Guts has picked up two reluctant allies thus far. First there's Lady Farnese, a deeply insecure flagellant knight who blames Guts for her first twinges of doubt in her faith, not to mention her shame-filled realization that she enjoys self-flagellation for sexual reasons rather than pious ones. "Self-righteous masochistic bitch" is a deeply unfortunate genre stereotype, but Farnese escapes the worst extremes of her archetype because Berserk wisely decides to aim its cruel vitriol at a much higher target: the God she worships rather than Farnese herself. Most women of Farnese's stripe are both irredeemable villains and horrible hypocrites, existing in worlds where some benevolent God is implied but they misrepresent his wishes to bolster their own power (and libido). But Farnese is a victim, because her benevolent God doesn't exist. (Correct me if I'm wrong on this one, but I believe Berserk takes place in a world where pagan creatures like fairies and monsters exist, but the Church's monotheistic doctrine is just a farce used to control the populace. Cruel but not unfamiliar territory for this kind of fantasy world.) Farnese is unable to see the good supernatural beings (like Puck) that actually inhabit her world, because her dogma is too narrow to include him. She's hurt both herself and others with her restrictive and punishing faith, so now it has come back to punish her. She can either succumb to her denial of the truth by killing Guts, the only person who has seen through to her true corrupt self, or she can process and work through the shame to come out of this whole ordeal stronger. I have hopes that Farnese will get a redemptive arc, but this is Berserk, so you never know. She might just get raped by a horse and then decapitated or something instead. Seeing as that very thing almost happened in episode three, I would be grossed out, but not surprised.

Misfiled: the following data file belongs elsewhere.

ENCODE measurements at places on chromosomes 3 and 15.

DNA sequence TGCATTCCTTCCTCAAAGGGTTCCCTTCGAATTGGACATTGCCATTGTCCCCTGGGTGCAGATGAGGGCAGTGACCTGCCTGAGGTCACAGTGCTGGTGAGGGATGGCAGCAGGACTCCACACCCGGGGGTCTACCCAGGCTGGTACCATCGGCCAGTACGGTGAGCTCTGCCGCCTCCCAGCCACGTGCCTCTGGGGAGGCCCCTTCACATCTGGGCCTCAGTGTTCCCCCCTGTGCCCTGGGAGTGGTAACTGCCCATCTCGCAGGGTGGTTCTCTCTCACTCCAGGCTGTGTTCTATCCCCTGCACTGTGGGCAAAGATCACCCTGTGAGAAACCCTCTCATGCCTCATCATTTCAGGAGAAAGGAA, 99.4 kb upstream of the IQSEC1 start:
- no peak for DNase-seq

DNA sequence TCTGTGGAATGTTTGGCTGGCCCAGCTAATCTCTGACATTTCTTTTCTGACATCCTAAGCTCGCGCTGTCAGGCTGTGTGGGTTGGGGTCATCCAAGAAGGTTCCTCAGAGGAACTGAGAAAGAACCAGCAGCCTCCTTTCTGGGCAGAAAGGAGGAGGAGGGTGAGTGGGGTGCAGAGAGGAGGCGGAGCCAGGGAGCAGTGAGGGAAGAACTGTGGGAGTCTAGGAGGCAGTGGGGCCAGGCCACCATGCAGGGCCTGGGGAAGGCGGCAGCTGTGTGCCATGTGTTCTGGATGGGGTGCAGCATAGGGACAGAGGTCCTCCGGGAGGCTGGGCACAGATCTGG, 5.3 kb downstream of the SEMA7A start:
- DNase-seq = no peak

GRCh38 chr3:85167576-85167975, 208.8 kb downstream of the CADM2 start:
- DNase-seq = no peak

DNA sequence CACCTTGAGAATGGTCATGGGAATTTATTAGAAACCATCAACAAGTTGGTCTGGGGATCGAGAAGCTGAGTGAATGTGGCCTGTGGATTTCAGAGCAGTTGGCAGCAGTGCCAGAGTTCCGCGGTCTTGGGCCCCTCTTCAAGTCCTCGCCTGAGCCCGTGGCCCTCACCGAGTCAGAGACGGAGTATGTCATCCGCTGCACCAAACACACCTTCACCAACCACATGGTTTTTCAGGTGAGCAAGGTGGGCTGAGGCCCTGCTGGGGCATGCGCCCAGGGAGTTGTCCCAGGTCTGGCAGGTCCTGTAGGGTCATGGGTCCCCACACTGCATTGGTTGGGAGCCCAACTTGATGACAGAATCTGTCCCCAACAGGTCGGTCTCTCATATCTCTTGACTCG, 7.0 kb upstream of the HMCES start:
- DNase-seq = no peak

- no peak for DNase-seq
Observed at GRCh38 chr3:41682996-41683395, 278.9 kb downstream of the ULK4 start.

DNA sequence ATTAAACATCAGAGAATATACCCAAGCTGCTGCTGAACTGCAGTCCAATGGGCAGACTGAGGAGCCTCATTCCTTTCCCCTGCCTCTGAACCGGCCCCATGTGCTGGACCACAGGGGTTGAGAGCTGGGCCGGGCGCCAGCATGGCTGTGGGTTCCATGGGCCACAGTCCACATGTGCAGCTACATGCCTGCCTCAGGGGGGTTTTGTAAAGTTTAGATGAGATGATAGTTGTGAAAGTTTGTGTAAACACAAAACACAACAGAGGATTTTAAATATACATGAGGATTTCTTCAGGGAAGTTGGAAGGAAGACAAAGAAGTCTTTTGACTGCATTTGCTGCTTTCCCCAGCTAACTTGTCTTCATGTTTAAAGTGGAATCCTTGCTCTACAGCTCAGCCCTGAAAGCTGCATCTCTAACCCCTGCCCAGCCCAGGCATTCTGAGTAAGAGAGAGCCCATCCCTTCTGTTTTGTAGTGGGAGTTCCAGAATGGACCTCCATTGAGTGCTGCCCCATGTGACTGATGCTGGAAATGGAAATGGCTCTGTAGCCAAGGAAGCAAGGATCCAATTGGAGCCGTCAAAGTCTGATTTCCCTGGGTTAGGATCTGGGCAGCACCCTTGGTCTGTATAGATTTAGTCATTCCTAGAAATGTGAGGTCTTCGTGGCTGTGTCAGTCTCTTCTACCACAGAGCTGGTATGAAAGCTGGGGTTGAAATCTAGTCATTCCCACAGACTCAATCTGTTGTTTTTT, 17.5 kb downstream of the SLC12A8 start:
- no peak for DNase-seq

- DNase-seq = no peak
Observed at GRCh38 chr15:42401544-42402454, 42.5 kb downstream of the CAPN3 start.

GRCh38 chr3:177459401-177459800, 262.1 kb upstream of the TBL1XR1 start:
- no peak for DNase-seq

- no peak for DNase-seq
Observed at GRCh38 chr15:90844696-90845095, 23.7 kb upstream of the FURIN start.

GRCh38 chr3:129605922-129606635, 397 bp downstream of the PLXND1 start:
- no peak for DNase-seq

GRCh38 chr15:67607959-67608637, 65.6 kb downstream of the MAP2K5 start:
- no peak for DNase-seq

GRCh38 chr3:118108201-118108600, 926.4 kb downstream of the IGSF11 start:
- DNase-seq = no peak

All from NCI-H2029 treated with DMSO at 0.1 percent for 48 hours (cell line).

The second member of Guts's new crew appears to be her servant Serpico, a smiling rogue with a very different take on doctrine than the fundamentalist holy knights around him. He hasn't had much time to do anything but show off his fancy fencing thus far, but if Farnese is the new Caska, Serpico would appear to be the new Judeau, wiser than those around him to the truth of the world, but tragically passive when it comes to expressing his true beliefs and feelings. I'm expecting him to play a secondary support role compared to the two explosive personalities beside him, but maybe we'll get a look at his hidden depths too (right before he dies in some horrible fashion, no doubt).
Both narratively and artistically, Berserk ain't quite what she used to be, but once you manage to unclench your teeth at all those garish cel-shaded puppet bodies smacking against each other, Miura's compelling story and captivating world still shine as one-of-a-kind flights of dark imagination with poignant characterization, even as they struggle under such a lackluster production. In some small way, I'm grateful for the wonky renditions of all this gruesome imagery. There's only so much demon rape you can stomach in twenty minute chunks, so you might as well make it a little less frightening, right? There's a silver lining to every cloud!
Berserk is currently streaming on Crunchyroll.
Jake has been an anime fan since childhood, and likes to chat about cartoons, pop culture, and visual novel dev on Twitter.